- Connie Karesh Franzblau was born in Brooklyn, New York, where her father, Leroy Karesh, ran a shooting gallery in Coney Island until he was drafted at the outbreak of World War II. His wife, Frances Frankel, and their four children moved to Eutwaville, South Carolina, where Leroy’s parents, Abram and Katie Cohen Karesh, and a number of Katie’s relatives lived. Leroy was excused from military duty when Frances became ill, and the family moved to Charleston where he took a job at the shipyard. Although they lived only briefly in Eutawville, Connie recalls fond memories of the town where she spent her summers and extended family gathered for holidays. Connie’s family was Orthodox and kept kosher, but the Orthodoxy was “southern style.” “You do what you can, and then after a while you do what’s easy, and then after a while you do what you can get away with . . . .” When they moved to Charleston, they attended the Conservative synagogue, Emanu-El, because it was in their neighborhood and, therefore, convenient. Connie discusses her family history, how she met Arnold, and Camp Baker when it was located in Isle of Palms. Arnold, the son of Nathan and Nettie Franzblau, was born and spent his early childhood in New York City. When he was seven years old, the family moved to Aiken, South Carolina, where they hoped Nathan, who had a lung condition, would enjoy better health. The Franzblaus joined a small, close-knit community of immigrant Jewish families who, generally, did not socialize with the town’s gentiles. Arnold recalls attending Sunday school and holiday parties at the synagogue, Adath Yeshurun, and identifies some of the Jewish families in town. He moved to Charleston to attend The Citadel and the Medical College of South Carolina. He met Connie while working as a urology resident at Roper Hospital and the two married in 1953. They lived in a number of locations across the United States, and raised their two children in New Mexico. Arnold describes his family background and the antisemitism he encountered in Aiken and among medical school fraternities. Both interviewees discuss intermarriage and assimilation, and recall the discrimination blacks faced in the South before the civil rights era.
- Sam Siegel, born in Anderson, South Carolina, in 1915, describes the hometown of his boyhood as “a very hard town . . . mean, nasty, completely controlled by the Klan.” Sam’s parents, Bess Silverman and Max Siegel (Shul) emigrated from Latvia in the early 1900s and settled in Anderson where Max worked as a peddler before going into livestock sales and slaughtering. The family did not keep kosher, and the Siegel children had little Jewish education. Sam’s playmates were Christian. “I had my friends, but it wasn’t comfortable.” Sam talks about his seven siblings, in particular, his brother Reuben, known as “Jew Boy Siegel,” a star boxer and football player for Clemson. As the number of Jewish residents in Anderson increased in the early 1900s, they began to meet in a large hall over a store for High Holy Day services. Sam remembers teaching Sunday school there as well. He mentions some of the Jewish residents of the 1930s and ’40s, who pooled their resources to build a temple for the growing community. Sam describes helping to place nearly a dozen Jewish refugees in Anderson, including one young man, Kurt Sax, whom he helped get his start in his own small business. Sam married Leona Novit of Walterboro, South Carolina. When he visited Walterboro, he “fell in love” with the town, which was a popular stopping point for travelers driving between New York and Florida. Walterboro, Sam says, “has always been a very liberal town. It’s made up of people from up north and out west.” Sam and Leona moved from Anderson to Walterboro, where they raised their four children and Sam ran a dry goods store. He discusses a number of other topics including intermarriage, Camp Blue Star, the journal in which he has made daily entries since 1932, and the Walterboro congregation and how it acquired a Jewish section in the local cemetery. He also describes his service in the army during World War II and his role in the Battle of the Bulge, in which he lost a leg in an attempt to rescue two American soldiers. Note: the transcript contains corrections made by Sam’s daughter Gale Messerman.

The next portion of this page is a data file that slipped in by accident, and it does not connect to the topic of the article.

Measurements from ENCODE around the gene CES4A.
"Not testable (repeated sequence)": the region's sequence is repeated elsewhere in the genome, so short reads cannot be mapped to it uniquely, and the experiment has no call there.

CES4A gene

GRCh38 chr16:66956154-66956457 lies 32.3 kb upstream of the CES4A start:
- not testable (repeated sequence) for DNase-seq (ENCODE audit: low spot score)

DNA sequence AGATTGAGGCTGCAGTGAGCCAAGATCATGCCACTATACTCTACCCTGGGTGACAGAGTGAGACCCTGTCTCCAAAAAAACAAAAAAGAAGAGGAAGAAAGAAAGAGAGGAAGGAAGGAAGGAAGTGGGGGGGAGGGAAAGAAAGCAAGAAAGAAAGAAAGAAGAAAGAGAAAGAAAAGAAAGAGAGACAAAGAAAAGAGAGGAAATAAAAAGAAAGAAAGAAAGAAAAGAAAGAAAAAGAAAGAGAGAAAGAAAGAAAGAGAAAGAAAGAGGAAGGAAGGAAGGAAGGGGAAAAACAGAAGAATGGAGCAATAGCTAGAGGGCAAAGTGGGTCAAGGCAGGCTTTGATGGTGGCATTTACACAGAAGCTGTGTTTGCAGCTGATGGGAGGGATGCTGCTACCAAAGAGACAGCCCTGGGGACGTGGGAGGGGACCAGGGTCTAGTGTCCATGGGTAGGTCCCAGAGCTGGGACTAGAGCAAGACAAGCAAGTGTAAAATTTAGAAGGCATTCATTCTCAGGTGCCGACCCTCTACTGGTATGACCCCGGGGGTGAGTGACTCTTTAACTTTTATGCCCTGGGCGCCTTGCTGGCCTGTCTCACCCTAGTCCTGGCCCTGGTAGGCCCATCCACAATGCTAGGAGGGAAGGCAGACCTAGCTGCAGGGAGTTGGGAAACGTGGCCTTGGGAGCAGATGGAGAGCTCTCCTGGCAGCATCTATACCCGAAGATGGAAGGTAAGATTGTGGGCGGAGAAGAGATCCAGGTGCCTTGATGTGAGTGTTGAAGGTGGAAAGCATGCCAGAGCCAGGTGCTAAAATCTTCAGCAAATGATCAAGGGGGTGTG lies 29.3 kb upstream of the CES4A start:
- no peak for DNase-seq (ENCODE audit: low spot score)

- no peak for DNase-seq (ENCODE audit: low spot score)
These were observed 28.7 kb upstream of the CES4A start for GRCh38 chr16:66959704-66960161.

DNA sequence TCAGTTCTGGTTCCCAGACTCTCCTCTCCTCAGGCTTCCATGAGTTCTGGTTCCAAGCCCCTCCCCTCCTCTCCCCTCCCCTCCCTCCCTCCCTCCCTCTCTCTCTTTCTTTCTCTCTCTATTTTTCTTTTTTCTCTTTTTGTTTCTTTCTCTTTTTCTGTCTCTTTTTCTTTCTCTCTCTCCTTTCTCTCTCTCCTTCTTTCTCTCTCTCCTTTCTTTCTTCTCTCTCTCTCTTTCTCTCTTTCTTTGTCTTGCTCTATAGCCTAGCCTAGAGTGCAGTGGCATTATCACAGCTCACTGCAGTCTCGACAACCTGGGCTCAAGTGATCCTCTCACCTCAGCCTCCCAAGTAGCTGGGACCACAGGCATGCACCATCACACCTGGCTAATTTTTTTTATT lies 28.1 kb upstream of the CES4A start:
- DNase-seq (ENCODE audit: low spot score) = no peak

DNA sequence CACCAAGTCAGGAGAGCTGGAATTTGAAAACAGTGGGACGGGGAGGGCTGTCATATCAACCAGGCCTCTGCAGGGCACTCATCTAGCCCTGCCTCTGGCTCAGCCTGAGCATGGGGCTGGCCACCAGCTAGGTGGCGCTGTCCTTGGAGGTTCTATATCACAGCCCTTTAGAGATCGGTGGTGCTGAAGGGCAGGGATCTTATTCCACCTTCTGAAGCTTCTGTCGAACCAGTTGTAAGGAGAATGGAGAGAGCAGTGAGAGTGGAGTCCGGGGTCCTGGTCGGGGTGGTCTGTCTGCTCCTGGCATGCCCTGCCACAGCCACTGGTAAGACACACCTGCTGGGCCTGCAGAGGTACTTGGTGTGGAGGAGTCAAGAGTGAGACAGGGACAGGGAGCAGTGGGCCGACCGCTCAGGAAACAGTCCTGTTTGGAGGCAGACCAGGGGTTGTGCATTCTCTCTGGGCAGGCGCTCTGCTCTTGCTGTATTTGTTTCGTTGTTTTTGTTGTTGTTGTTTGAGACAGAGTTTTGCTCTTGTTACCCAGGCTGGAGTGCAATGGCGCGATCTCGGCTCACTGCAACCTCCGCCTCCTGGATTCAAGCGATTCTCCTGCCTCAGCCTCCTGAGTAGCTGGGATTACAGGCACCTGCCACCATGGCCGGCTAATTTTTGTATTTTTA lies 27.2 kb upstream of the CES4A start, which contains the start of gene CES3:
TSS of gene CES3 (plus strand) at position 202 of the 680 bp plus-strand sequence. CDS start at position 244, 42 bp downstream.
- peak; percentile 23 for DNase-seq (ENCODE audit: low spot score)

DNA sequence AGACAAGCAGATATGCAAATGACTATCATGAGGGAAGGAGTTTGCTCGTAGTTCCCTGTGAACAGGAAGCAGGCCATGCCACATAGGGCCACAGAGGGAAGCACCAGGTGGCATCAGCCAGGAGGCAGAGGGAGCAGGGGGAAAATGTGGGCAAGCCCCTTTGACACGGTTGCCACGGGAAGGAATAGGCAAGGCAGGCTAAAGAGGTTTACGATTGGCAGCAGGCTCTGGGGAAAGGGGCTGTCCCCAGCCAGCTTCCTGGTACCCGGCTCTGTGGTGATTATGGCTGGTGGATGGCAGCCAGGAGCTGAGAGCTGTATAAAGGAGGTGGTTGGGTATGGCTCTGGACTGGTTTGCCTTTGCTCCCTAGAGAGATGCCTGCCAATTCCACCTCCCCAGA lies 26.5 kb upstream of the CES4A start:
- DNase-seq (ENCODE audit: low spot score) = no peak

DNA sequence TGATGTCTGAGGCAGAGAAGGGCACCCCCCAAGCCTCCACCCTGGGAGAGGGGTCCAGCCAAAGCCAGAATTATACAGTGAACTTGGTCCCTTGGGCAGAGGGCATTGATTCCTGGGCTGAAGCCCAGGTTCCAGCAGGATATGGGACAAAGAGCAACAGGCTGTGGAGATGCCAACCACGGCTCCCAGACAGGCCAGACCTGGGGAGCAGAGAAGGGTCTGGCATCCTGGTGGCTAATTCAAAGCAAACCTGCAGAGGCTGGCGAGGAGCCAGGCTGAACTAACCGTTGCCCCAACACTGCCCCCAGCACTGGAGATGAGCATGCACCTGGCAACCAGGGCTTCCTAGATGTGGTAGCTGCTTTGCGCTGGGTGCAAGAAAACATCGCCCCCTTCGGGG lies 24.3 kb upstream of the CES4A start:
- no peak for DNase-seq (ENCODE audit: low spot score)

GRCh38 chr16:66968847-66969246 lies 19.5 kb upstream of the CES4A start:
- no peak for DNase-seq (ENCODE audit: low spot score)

- Selma Blick Dickman of Columbia, South Carolina, is joined by her daughter Janis Dickman in this interview, which focuses on social issues dating to the late 1940s. Selma, a New York transplant, describes how she feels about living in the South. After moving to Sumter, South Carolina, in 1949, her tendency to talk about New York was greeted with advice from the Jewish natives: talk less about New York and more about her new home. Selma discusses her past perceptions of Jewish-Christian relations and notes how they have changed over time. She and Janis respond to questions about antisemitism and Janis recalls that as a child growing up in Columbia, "I always remember feeling different." Both describe their reactions to learning of the Holocaust and Selma remembers the arrival in Columbia of survivors Jadzia Sklar and Ben Stern, the interviewer's parents. Selma considers how her views of African-Americans have changed during her lifetime; both interviewees talk about racism, segregation, and present-day race relations, including the controversy surrounding the presence of the Confederate flag on the South Carolina State House grounds. Selma's husband, Max Dickman, who died thirty years before this interview, co-founded the scrap metal business, Columbia Steel and Metal. The Dickmans raised three daughters in Columbia. In a postscript to the interview, Janis describes the Dickman family's relationship with Florida Boyd, an African-American woman who worked in their home for forty-three years. The transcript also includes comments and corrections made by Janis during proofing and additional background information she provided upon request.